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'I think we got it right': Sheriff Gualtieri does not support expanding Florida's red flag law

Gualtieri says his office has had success executing Risk Protection Orders under the current state law, executing almost 400 RPO’s in the last year.

ST. PETERSBURG, Fla. — Florida lawmakers have refiled a bill that would expand the scope of the state’s red flag law in the aftermath of last weekend’s mass shootings in El Paso, Texas, and Dayton, Ohio. 

The bill, which died in committees during the 2019 legislative session, would allow for family members to petition courts for Risk Protection Orders, the mechanism used to confiscate weapons and ammunition under so-called red flag laws.

RELATED: What are red flag gun laws?

Pinellas County Sheriff Bob Gualtieri, who also serves as President of the Florida Sheriff’s Association and sits on the Marjory Stoneman Douglas High School Public Safety Commission, said Wednesday he thinks lawmakers got the law right when they passed the Marjory Stoneman Douglas High School Public Safety Act in 2018, saying he does not support expanding the law to include family members.

“The reason I don’t support that is I don’t see a need for it,” Gualtieri said. “People have the absolute ability today to get that in court and get that before a judge and that is to call law enforcement.”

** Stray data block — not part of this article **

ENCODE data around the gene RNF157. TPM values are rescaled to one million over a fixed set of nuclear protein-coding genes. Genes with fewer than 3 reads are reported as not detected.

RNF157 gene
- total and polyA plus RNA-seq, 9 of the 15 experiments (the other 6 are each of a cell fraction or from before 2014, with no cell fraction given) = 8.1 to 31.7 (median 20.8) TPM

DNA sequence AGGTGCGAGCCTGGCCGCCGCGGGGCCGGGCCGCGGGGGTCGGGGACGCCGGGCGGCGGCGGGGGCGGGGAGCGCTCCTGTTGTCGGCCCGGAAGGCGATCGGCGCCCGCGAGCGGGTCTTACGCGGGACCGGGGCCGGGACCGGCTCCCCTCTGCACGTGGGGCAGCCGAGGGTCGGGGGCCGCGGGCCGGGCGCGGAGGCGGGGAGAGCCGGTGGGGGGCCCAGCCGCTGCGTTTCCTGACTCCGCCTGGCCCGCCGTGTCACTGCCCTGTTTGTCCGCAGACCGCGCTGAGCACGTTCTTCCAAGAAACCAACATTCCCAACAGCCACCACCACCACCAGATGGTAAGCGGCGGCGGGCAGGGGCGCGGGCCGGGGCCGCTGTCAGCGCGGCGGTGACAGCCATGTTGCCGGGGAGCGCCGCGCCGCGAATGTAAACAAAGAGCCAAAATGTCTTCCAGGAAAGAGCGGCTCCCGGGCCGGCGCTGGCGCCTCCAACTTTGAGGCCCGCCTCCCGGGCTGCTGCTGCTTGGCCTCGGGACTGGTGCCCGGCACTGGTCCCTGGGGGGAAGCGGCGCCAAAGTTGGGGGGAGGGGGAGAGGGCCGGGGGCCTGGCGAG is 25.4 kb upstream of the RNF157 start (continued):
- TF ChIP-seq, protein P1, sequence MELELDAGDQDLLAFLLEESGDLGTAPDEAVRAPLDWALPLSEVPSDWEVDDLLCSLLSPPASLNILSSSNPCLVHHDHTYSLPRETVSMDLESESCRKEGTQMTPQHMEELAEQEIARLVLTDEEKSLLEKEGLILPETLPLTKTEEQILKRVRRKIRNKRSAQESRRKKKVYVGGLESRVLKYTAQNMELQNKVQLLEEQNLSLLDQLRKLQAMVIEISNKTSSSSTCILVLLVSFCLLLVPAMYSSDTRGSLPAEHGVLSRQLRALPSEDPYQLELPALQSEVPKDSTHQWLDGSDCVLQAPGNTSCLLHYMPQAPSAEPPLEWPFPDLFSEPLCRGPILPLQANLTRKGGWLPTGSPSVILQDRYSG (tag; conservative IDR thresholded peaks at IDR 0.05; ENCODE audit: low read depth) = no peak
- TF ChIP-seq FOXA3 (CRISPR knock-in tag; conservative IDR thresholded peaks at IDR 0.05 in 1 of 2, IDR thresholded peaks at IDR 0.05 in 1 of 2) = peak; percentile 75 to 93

RELATED: What type of guns were used in the Dayton and El Paso shootings?

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Gualtieri says his office has had success executing Risk Protection Orders under the current state law, so much that they have executed almost 400 RPO’s just in the last year.

"It isn’t just weapons, it’s also the ammunition and we’ve had to have times where they go out with a van to collect some of this because there’s so much," Gualtieri said. "The other thing that’s a very important aspect of this, and it shouldn’t be lost in the discussion, is not only does that order prevent somebody from owning and possessing, but it also prevents them from purchasing and that’s something that is a big deal, especially when someone is Baker Acted. 

"Because even, let’s say they had a gun, we Baker Acted them, they were taken into custody and they’re back home and let’s say a family member removed the gun so it’s not there, but nothing was stopping them from going down and buying five more guns."

RELATED: Baker Act cases on the rise, but some say it's not working

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